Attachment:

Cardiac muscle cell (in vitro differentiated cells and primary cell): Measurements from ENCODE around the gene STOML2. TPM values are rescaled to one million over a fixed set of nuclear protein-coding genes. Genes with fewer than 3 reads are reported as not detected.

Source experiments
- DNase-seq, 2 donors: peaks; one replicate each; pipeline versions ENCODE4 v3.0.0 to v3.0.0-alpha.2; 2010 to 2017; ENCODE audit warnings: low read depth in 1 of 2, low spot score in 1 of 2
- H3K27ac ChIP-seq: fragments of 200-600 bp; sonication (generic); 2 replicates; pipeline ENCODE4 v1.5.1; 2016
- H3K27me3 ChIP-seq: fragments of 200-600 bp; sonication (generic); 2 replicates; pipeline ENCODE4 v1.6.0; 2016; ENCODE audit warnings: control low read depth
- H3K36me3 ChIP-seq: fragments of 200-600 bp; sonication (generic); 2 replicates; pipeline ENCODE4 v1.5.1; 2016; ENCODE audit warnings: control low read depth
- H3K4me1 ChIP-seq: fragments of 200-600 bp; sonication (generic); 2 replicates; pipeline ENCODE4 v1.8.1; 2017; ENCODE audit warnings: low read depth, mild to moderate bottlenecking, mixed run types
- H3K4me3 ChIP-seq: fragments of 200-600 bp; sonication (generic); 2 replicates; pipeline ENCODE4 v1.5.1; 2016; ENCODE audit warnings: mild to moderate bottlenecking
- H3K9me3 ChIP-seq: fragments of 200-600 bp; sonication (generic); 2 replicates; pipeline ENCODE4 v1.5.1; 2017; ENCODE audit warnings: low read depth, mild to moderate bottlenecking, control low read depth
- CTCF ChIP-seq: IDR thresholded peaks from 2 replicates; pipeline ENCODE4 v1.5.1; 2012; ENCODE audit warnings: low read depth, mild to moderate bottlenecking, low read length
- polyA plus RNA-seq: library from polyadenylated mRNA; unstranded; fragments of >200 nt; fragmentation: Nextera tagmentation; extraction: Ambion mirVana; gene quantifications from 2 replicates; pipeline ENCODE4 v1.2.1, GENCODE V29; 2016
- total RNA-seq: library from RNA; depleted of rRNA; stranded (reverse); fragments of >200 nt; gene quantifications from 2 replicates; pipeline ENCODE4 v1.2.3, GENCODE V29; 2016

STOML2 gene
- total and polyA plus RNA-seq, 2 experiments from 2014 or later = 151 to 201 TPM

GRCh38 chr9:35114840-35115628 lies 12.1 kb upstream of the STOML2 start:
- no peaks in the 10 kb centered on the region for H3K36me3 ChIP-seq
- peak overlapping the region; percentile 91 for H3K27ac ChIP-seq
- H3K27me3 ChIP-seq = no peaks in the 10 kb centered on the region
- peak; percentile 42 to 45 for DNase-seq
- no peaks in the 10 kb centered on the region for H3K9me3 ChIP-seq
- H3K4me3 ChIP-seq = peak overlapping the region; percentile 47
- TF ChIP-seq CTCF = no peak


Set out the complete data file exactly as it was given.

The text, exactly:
Cardiac muscle cell (in vitro differentiated cells and primary cell): Measurements from ENCODE around the gene STOML2. TPM values are rescaled to one million over a fixed set of nuclear protein-coding genes. Genes with fewer than 3 reads are reported as not detected.

Source experiments
- DNase-seq, 2 donors: peaks; one replicate each; pipeline versions ENCODE4 v3.0.0 to v3.0.0-alpha.2; 2010 to 2017; ENCODE audit warnings: low read depth in 1 of 2, low spot score in 1 of 2
- H3K27ac ChIP-seq: fragments of 200-600 bp; sonication (generic); 2 replicates; pipeline ENCODE4 v1.5.1; 2016
- H3K27me3 ChIP-seq: fragments of 200-600 bp; sonication (generic); 2 replicates; pipeline ENCODE4 v1.6.0; 2016; ENCODE audit warnings: control low read depth
- H3K36me3 ChIP-seq: fragments of 200-600 bp; sonication (generic); 2 replicates; pipeline ENCODE4 v1.5.1; 2016; ENCODE audit warnings: control low read depth
- H3K4me1 ChIP-seq: fragments of 200-600 bp; sonication (generic); 2 replicates; pipeline ENCODE4 v1.8.1; 2017; ENCODE audit warnings: low read depth, mild to moderate bottlenecking, mixed run types
- H3K4me3 ChIP-seq: fragments of 200-600 bp; sonication (generic); 2 replicates; pipeline ENCODE4 v1.5.1; 2016; ENCODE audit warnings: mild to moderate bottlenecking
- H3K9me3 ChIP-seq: fragments of 200-600 bp; sonication (generic); 2 replicates; pipeline ENCODE4 v1.5.1; 2017; ENCODE audit warnings: low read depth, mild to moderate bottlenecking, control low read depth
- CTCF ChIP-seq: IDR thresholded peaks from 2 replicates; pipeline ENCODE4 v1.5.1; 2012; ENCODE audit warnings: low read depth, mild to moderate bottlenecking, low read length
- polyA plus RNA-seq: library from polyadenylated mRNA; unstranded; fragments of >200 nt; fragmentation: Nextera tagmentation; extraction: Ambion mirVana; gene quantifications from 2 replicates; pipeline ENCODE4 v1.2.1, GENCODE V29; 2016
- total RNA-seq: library from RNA; depleted of rRNA; stranded (reverse); fragments of >200 nt; gene quantifications from 2 replicates; pipeline ENCODE4 v1.2.3, GENCODE V29; 2016

STOML2 gene
- total and polyA plus RNA-seq, 2 experiments from 2014 or later = 151 to 201 TPM

GRCh38 chr9:35114840-35115628 lies 12.1 kb upstream of the STOML2 start:
- no peaks in the 10 kb centered on the region for H3K36me3 ChIP-seq
- peak overlapping the region; percentile 91 for H3K27ac ChIP-seq
- H3K27me3 ChIP-seq = no peaks in the 10 kb centered on the region
- peak; percentile 42 to 45 for DNase-seq
- no peaks in the 10 kb centered on the region for H3K9me3 ChIP-seq
- H3K4me3 ChIP-seq = peak overlapping the region; percentile 47
- TF ChIP-seq CTCF = no peak